Tag Archives: space exploration

Forget Kim Kardashian, Alice Bowman is a Name that Should be Famous


When I was a kid, I never learned very few names of women who contributed mightily to our nation and the world. Now, as an adult I am learning for the first time the names of women who were major factors in the world of science and technology and literature, art, engineering, architecture, medicine, research and every other field area. Unfortunately, our own children also learned little of the contributions of women to our world. Hopefully that will change for our grandchildren.

So, while many of us can probably rattle off the names of the astronauts and ever some of the men in mission control for the Gemini, Apollo and Space Shuttle missions, we probably think that there aren’t any women in these field areas (unless they’re fetching coffee or designing cute flight suits).

Well, here’s a name to know: Alice Bowman. If your kids and grandkids aren’t learning her name in school, you need to speak to someone in your school district. And if you don’t know her name, let me share with you. Alice Bowman is the first woman Mission Operations Manager and she led the mission that has glimpsed the edge of our solar system. And she’s not done yet.

Rather than write about her, I thought I’d post this interview with her. Hopefully you’ll read it yourself and to your kids and to your grandkids. And hopefully one day, they’ll be so many women in science and technology that they will be known for their achievements and not for their gender.

INTERVIEW WITH ALICE BOWMAN.

Advertisements

Leave a comment

Filed under science, technology, Uncategorized

falling off the edge of the solar system

life’s short.  you hear everyone say it almost all the time yet we waste incalculable amounts of time and energy on contentious human interaction. this week you could say life is short, this world is fleeting, the universe is vast with a new sense of certainty.

witness voyager I and II.

thirty five years ago voyager I was launched and after spending those years traveling at a rate of about 520 million kilometers (about 320 miles) per year, it will soon reach the edge of our solar system.  yep, the edge of our solar system.  extraordinary.  under which part of your day-to-day do you file that?

remember what you were doing 35 years ago?  i bet it wasn’t contemplating the vastness of the universe.  i bet it wasn’t figuring out how to get a spacecraft past four planets and out into deep space.

since it takes 16 hours for communication from voyager to reach earth, it might already be in deep space and we wouldn’t know yet.  think 16 hours is long to wait, consider the scientists who’ve stuck with this project since 1977.  talk about long game.  the mission was designed to last only 5 years, but voyager I and II kept going and beaming back data, so nasa kept funding the project.  guaranteed there were plenty of moments over those 35 years where they wondered if their funding would be pulled and the answer to whether voyager could get to end of the solar system and beyond would ever be answered.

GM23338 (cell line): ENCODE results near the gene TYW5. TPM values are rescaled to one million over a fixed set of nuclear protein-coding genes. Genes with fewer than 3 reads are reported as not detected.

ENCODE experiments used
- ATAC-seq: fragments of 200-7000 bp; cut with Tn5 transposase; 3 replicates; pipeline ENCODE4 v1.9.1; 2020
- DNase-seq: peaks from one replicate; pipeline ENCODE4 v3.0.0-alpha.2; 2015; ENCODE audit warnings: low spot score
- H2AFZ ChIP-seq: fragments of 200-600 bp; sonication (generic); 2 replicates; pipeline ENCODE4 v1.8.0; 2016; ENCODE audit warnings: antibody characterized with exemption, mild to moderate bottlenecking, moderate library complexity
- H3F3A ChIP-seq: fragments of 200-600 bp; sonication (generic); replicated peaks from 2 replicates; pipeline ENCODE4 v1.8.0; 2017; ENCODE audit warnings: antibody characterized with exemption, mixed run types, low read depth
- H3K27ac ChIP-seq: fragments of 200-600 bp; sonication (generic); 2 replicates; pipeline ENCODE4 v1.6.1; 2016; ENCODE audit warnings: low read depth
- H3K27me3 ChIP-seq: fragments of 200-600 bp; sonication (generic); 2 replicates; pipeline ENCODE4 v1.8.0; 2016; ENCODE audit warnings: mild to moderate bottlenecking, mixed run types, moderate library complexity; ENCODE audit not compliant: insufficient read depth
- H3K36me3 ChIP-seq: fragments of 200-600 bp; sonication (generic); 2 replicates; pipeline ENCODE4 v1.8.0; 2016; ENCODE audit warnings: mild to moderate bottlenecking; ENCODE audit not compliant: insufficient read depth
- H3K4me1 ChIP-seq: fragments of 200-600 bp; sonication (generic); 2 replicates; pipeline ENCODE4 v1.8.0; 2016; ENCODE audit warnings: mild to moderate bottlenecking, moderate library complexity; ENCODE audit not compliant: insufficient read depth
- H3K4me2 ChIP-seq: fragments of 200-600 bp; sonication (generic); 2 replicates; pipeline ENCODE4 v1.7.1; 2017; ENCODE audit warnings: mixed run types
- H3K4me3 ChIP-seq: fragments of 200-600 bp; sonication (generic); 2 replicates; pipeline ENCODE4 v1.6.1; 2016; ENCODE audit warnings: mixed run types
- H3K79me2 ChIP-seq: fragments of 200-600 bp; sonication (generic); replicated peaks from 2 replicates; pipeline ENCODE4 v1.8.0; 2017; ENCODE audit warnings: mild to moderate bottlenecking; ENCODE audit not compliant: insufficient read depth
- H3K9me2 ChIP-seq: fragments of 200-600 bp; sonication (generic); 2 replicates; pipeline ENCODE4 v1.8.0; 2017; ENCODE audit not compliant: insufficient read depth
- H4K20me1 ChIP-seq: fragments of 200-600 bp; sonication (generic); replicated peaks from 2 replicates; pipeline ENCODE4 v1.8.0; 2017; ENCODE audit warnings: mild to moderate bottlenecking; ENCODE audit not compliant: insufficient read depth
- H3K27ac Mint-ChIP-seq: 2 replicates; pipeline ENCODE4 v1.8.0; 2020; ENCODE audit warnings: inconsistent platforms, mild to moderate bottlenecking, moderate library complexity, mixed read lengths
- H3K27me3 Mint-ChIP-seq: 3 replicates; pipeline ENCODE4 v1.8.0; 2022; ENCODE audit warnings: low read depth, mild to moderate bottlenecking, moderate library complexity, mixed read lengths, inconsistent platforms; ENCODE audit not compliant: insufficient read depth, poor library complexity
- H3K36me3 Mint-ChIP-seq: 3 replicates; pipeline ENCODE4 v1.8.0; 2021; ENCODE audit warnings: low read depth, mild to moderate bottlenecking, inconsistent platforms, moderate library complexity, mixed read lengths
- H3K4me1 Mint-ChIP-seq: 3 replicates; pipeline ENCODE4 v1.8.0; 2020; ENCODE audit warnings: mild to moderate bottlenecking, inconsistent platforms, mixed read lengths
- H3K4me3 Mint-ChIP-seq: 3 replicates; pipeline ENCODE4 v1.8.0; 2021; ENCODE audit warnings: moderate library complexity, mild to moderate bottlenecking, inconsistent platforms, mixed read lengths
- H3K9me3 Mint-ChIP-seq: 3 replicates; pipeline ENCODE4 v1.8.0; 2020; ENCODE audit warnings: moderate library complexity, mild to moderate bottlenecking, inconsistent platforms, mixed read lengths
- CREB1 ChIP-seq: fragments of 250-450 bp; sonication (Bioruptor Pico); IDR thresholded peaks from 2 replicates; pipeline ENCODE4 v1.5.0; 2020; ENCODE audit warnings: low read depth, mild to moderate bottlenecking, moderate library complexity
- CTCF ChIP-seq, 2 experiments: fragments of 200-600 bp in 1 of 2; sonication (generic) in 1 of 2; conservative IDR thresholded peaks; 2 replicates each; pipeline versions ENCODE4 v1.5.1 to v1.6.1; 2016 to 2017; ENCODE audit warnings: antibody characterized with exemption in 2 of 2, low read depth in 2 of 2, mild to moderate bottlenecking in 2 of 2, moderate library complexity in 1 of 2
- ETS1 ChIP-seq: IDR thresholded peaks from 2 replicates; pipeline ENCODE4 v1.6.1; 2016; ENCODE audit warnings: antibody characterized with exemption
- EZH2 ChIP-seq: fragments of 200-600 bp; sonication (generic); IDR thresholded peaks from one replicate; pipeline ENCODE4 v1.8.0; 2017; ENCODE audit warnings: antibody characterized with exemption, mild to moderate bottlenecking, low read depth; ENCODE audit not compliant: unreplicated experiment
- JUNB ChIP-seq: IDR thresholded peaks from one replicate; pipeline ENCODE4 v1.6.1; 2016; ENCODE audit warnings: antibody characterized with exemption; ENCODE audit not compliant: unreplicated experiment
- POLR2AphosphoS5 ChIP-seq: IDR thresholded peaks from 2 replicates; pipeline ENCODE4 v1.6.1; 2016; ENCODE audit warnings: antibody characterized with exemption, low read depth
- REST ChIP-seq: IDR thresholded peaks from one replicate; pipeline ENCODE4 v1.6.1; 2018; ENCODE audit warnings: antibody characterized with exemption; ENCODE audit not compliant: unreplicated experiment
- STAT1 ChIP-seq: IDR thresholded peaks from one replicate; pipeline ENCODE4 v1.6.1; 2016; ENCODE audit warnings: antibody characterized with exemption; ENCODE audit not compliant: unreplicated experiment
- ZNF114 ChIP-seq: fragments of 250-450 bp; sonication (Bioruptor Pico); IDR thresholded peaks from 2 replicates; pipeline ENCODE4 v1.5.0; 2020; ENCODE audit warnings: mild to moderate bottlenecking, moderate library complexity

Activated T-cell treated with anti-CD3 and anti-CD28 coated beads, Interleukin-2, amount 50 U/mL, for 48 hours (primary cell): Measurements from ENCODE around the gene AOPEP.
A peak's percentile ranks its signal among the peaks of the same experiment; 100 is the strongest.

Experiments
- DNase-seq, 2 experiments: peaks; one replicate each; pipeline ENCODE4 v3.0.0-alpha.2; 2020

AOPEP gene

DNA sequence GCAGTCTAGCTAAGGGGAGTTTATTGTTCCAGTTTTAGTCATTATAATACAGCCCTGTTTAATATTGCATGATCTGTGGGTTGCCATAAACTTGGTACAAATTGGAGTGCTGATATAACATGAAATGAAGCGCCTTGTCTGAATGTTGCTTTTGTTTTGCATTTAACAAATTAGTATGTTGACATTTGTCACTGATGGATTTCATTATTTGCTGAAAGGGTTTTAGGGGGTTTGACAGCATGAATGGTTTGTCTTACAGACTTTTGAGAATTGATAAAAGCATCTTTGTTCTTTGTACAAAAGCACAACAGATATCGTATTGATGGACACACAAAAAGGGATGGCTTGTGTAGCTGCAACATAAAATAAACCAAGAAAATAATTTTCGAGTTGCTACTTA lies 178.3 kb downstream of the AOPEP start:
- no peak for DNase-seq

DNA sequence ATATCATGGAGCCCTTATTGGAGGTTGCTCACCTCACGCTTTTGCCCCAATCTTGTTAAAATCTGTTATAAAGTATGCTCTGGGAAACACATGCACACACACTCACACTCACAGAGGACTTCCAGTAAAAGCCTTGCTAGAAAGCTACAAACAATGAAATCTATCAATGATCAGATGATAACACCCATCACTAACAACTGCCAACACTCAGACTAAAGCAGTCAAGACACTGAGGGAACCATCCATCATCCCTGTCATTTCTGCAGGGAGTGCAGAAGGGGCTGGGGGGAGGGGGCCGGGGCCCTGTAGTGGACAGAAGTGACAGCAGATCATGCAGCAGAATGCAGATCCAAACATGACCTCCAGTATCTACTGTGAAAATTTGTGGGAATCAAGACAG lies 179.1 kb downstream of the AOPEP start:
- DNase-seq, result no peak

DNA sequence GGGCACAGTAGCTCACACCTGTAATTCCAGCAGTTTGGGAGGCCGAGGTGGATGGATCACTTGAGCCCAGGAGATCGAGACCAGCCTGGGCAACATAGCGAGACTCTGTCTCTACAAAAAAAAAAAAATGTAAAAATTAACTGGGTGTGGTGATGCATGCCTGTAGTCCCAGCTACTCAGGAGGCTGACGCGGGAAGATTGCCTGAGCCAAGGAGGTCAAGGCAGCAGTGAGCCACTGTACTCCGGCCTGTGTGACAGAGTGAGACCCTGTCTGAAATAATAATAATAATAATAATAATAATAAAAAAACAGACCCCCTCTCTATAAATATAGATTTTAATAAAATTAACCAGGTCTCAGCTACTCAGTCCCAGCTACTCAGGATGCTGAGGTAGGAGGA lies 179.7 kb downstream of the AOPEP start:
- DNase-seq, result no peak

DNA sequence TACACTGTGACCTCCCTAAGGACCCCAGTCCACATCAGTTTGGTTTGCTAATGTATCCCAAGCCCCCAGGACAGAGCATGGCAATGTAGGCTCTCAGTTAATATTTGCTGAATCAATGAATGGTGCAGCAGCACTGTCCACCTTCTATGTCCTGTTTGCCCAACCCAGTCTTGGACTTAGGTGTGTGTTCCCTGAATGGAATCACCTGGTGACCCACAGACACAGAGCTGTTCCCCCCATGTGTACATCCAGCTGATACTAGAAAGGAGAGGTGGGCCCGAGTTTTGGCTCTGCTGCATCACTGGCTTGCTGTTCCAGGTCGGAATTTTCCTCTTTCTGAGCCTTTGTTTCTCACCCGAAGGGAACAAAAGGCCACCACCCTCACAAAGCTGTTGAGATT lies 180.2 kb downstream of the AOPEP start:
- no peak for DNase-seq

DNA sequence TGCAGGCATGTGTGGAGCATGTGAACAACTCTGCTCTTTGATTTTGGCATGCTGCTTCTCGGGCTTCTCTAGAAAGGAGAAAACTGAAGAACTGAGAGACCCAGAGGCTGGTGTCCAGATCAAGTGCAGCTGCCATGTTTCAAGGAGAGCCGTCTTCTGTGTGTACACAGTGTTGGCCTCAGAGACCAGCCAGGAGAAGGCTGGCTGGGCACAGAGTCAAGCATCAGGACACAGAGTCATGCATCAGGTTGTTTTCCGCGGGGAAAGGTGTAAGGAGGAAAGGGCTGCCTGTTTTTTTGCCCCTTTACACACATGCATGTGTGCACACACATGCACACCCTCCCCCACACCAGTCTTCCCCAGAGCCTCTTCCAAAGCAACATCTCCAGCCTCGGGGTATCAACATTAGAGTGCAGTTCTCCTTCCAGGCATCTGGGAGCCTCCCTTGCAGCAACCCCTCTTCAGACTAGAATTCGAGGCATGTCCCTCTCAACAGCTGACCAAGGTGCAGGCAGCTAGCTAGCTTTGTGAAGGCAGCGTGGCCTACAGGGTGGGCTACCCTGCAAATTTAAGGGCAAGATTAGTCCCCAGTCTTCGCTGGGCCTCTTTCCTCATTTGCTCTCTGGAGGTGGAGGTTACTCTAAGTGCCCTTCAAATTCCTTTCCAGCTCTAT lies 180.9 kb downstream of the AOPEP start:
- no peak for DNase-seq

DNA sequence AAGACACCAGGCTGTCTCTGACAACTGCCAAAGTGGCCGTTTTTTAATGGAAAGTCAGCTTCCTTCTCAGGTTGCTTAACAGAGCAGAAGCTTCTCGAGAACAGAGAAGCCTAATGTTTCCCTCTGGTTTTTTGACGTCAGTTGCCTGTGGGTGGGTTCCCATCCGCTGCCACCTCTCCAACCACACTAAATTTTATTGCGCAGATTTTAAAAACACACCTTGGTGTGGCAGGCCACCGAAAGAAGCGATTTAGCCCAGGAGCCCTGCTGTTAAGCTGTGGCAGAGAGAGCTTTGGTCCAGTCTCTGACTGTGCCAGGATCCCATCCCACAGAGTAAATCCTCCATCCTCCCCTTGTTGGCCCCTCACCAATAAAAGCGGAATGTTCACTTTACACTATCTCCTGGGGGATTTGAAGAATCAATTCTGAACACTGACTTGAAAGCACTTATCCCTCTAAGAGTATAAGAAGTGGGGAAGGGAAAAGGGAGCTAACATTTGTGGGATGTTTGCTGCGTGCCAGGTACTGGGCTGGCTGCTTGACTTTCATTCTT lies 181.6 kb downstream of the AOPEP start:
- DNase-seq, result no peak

the importance of voyager has been proven many times over.

“had the voyager mission ended after the jupiter and saturn flybys alone, it still would have provided the material to rewrite astronomy textbooks. but having doubled their already ambitious itineraries, the voyagers returned to earth information over the years that has revolutionized the science of planetary astronomy, helping to resolve key questions while raising intriguing new ones about the origin and evolution of the planets in our solar system.”  courtesy of the voyager website http://voyager.jpl.nasa.gov

voyager is still moving ahead, still reaching for another frontier that will add valuable information to the body knowledge.

it’s almost unfathomable.  scientists considered that voyager might encounter other life out there so they put a metal record on board with sounds and pictures from earth and a pictorial set of directions on how to play the record.  imagine even making the decision as to how to send information about earth, then what to include in that communication.  how exactly do you communicate all that is life on this earth so that someone with no basis at all can understand?  the list is fascinating.

in the middle of an argument or a tense situation you can move your mind to a bigger thought and physically lower your heart rate and blood pressure.  contemplate the universe.  especially as the election draws near.

or at the very least, enjoy looking a real photos of the planets in our solar system.    http://www.space.com/11944-nasa-photos-voyager-spacecraft-grand-tour.html

1 Comment

Filed under science, Uncategorized